Editing Dramedies: Restraint is Vital

‘Dallas Buyers Club’ and ‘American Hustle’ keep it real while mixing humor and heartache

"American Hustle" and "Dallas Buyers Club":

Dallas Buyers Club” and “American Hustle” feature distinct stories, but share approaches to the use of both drama and comedy to tell them. The trick, their editors say, is rooting them in reality, while exercising restraint.

“We knew that the subject matter was serious, and wanted a little humor to feel like it’s not so heavy,” says Jean-Marc Vallee, who directed “Dallas Buyers Club” and co-edited under the pseudonym John Mac McMurphy.

Similarly, the comedy in “American Hustle” stems from “telling a serious story about serious characters, and letting the comedy grow out of the conflicts and ironies,” says co-editor Jay Cassidy.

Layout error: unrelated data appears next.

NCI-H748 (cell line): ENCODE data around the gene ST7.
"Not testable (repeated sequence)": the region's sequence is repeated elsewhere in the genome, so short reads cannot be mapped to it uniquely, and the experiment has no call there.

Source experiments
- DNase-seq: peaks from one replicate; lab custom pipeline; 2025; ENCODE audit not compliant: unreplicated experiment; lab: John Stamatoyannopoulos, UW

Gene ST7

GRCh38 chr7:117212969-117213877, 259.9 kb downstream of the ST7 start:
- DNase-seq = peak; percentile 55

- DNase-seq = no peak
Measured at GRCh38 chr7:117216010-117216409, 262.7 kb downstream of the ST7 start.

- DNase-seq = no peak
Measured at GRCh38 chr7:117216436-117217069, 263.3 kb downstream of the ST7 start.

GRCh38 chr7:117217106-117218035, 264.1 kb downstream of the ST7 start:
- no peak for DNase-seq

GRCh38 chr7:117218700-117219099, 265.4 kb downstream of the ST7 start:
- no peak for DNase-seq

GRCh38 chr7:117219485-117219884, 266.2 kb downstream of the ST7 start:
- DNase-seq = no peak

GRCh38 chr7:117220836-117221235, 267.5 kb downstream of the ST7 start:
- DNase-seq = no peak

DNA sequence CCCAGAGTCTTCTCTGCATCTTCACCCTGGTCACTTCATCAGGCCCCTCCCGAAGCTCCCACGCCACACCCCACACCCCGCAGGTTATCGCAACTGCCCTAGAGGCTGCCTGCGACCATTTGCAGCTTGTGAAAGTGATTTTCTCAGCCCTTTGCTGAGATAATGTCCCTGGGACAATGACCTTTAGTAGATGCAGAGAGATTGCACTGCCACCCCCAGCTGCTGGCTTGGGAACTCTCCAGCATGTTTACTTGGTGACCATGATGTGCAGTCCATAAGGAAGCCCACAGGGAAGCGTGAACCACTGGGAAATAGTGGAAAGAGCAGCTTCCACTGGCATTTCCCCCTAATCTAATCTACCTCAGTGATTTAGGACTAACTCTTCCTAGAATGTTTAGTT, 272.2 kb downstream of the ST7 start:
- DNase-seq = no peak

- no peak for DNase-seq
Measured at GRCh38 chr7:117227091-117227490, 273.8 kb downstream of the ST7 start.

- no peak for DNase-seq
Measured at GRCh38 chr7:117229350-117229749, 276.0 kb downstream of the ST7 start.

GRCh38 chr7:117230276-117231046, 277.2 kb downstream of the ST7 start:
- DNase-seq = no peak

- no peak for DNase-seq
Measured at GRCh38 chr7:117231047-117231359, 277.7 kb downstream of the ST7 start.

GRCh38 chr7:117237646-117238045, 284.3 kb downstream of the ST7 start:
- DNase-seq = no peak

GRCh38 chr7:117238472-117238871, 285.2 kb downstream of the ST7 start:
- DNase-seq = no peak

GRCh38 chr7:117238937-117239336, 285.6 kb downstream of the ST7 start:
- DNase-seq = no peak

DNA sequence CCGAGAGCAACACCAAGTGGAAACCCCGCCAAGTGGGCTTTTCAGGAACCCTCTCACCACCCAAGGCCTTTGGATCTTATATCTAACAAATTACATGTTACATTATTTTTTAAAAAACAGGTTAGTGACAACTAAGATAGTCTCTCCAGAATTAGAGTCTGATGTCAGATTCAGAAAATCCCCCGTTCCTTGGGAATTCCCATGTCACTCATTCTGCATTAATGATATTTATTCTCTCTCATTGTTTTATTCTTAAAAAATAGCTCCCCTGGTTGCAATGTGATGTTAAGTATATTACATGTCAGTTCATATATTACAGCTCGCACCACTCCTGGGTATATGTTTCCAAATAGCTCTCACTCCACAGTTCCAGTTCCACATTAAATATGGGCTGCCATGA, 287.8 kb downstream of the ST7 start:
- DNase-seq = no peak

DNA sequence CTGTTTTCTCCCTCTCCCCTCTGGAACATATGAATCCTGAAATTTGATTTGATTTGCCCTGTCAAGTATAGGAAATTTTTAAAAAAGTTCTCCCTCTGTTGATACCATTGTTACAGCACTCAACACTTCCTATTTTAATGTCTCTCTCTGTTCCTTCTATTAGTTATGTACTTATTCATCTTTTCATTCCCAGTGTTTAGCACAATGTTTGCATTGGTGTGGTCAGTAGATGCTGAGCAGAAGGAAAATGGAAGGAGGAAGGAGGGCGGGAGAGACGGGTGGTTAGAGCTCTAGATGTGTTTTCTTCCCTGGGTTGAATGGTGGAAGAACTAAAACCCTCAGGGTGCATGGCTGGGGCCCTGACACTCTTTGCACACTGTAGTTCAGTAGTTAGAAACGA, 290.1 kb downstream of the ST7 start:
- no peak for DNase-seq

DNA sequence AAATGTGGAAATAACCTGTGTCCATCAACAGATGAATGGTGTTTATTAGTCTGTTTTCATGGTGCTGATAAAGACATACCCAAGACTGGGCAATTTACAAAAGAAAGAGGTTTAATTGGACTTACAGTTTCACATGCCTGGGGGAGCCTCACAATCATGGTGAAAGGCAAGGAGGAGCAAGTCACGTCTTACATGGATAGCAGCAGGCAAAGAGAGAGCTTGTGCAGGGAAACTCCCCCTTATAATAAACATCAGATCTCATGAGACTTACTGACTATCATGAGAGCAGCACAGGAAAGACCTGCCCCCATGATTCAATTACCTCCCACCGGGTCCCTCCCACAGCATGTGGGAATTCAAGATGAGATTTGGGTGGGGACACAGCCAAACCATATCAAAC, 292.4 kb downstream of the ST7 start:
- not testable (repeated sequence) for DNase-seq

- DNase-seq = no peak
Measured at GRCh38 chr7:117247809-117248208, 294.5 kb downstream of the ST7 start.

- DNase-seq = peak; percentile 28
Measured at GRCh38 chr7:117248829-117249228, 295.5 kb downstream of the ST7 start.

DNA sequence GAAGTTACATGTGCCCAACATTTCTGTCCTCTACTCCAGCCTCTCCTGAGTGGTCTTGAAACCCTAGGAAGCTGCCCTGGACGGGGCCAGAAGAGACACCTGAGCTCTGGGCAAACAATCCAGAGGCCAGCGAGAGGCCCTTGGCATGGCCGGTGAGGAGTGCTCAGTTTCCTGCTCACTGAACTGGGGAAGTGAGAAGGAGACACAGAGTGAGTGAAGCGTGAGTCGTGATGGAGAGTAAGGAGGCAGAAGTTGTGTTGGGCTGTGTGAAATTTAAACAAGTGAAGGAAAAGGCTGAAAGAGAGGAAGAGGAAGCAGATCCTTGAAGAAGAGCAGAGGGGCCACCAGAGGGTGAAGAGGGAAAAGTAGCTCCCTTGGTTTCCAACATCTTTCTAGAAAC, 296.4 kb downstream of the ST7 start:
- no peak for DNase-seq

One tragi-comic scene features Jennifer Lawrence’s character flirting with mobsters in front of her husband. The tones can shift because of “the groundwork you do setting up the stakes, so there are many undercurrents happening,” says co-editor Crispin Struthers. Plus, says co-editor Alan Baumgarten, “it’s grounded in a real moment, letting Lawrence play it out in longer beats.”

In “Dallas Buyers Club,” says co-editor Martin Pensa, one sequence features the protagonists hugging for the first time, punctuated by a joke. “We cut to where it was just enough,” Pensa says.